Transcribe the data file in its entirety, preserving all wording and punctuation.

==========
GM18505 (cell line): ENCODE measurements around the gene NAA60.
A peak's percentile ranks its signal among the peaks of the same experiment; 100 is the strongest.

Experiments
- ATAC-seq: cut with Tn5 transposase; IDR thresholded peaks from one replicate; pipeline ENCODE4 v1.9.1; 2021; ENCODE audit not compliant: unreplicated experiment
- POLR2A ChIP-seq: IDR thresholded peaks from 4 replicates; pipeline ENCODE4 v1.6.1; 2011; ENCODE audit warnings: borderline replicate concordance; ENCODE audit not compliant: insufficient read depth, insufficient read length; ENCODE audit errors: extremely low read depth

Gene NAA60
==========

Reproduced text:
GM18505 (cell line): ENCODE measurements around the gene NAA60.
A peak's percentile ranks its signal among the peaks of the same experiment; 100 is the strongest.

Experiments
- ATAC-seq: cut with Tn5 transposase; IDR thresholded peaks from one replicate; pipeline ENCODE4 v1.9.1; 2021; ENCODE audit not compliant: unreplicated experiment
- POLR2A ChIP-seq: IDR thresholded peaks from 4 replicates; pipeline ENCODE4 v1.6.1; 2011; ENCODE audit warnings: borderline replicate concordance; ENCODE audit not compliant: insufficient read depth, insufficient read length; ENCODE audit errors: extremely low read depth

Gene NAA60